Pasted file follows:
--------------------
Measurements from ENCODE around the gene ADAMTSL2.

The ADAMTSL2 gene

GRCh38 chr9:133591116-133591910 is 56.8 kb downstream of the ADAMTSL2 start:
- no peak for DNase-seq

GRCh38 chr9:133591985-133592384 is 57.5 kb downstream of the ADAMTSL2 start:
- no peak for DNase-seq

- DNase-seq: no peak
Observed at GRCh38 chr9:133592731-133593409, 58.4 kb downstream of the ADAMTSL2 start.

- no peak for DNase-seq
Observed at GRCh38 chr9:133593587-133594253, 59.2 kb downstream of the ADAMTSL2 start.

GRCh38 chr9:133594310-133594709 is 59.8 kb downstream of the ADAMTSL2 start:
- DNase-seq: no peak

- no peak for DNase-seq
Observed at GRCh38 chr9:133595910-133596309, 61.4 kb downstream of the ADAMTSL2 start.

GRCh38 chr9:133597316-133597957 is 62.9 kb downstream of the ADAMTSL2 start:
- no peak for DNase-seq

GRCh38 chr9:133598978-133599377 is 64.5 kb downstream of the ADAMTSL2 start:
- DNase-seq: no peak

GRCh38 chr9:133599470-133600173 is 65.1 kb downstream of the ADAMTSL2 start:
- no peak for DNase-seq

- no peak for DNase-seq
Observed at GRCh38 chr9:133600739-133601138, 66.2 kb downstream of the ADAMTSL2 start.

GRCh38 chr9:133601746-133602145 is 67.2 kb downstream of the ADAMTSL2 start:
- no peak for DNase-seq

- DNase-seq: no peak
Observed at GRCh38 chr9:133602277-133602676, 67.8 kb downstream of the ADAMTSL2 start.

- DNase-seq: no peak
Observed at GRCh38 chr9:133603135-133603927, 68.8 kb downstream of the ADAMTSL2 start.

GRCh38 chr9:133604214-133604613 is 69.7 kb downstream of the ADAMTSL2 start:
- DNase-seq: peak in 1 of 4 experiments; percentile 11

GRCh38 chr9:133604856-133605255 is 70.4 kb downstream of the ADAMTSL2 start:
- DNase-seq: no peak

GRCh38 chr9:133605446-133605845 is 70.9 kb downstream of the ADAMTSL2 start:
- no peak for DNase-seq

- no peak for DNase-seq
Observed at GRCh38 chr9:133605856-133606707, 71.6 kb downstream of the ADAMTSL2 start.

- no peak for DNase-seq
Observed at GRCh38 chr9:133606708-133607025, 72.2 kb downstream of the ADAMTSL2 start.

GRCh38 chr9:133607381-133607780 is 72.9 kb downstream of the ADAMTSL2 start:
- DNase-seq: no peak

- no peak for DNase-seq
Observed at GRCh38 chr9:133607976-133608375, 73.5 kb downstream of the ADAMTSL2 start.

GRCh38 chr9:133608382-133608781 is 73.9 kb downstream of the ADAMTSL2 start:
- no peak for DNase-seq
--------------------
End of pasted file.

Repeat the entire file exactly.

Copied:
Measurements from ENCODE around the gene ADAMTSL2.

The ADAMTSL2 gene

GRCh38 chr9:133591116-133591910 is 56.8 kb downstream of the ADAMTSL2 start:
- no peak for DNase-seq

GRCh38 chr9:133591985-133592384 is 57.5 kb downstream of the ADAMTSL2 start:
- no peak for DNase-seq

- DNase-seq: no peak
Observed at GRCh38 chr9:133592731-133593409, 58.4 kb downstream of the ADAMTSL2 start.

- no peak for DNase-seq
Observed at GRCh38 chr9:133593587-133594253, 59.2 kb downstream of the ADAMTSL2 start.

GRCh38 chr9:133594310-133594709 is 59.8 kb downstream of the ADAMTSL2 start:
- DNase-seq: no peak

- no peak for DNase-seq
Observed at GRCh38 chr9:133595910-133596309, 61.4 kb downstream of the ADAMTSL2 start.

GRCh38 chr9:133597316-133597957 is 62.9 kb downstream of the ADAMTSL2 start:
- no peak for DNase-seq

GRCh38 chr9:133598978-133599377 is 64.5 kb downstream of the ADAMTSL2 start:
- DNase-seq: no peak

GRCh38 chr9:133599470-133600173 is 65.1 kb downstream of the ADAMTSL2 start:
- no peak for DNase-seq

- no peak for DNase-seq
Observed at GRCh38 chr9:133600739-133601138, 66.2 kb downstream of the ADAMTSL2 start.

GRCh38 chr9:133601746-133602145 is 67.2 kb downstream of the ADAMTSL2 start:
- no peak for DNase-seq

- DNase-seq: no peak
Observed at GRCh38 chr9:133602277-133602676, 67.8 kb downstream of the ADAMTSL2 start.

- DNase-seq: no peak
Observed at GRCh38 chr9:133603135-133603927, 68.8 kb downstream of the ADAMTSL2 start.

GRCh38 chr9:133604214-133604613 is 69.7 kb downstream of the ADAMTSL2 start:
- DNase-seq: peak in 1 of 4 experiments; percentile 11

GRCh38 chr9:133604856-133605255 is 70.4 kb downstream of the ADAMTSL2 start:
- DNase-seq: no peak

GRCh38 chr9:133605446-133605845 is 70.9 kb downstream of the ADAMTSL2 start:
- no peak for DNase-seq

- no peak for DNase-seq
Observed at GRCh38 chr9:133605856-133606707, 71.6 kb downstream of the ADAMTSL2 start.

- no peak for DNase-seq
Observed at GRCh38 chr9:133606708-133607025, 72.2 kb downstream of the ADAMTSL2 start.

GRCh38 chr9:133607381-133607780 is 72.9 kb downstream of the ADAMTSL2 start:
- DNase-seq: no peak

- no peak for DNase-seq
Observed at GRCh38 chr9:133607976-133608375, 73.5 kb downstream of the ADAMTSL2 start.

GRCh38 chr9:133608382-133608781 is 73.9 kb downstream of the ADAMTSL2 start:
- no peak for DNase-seq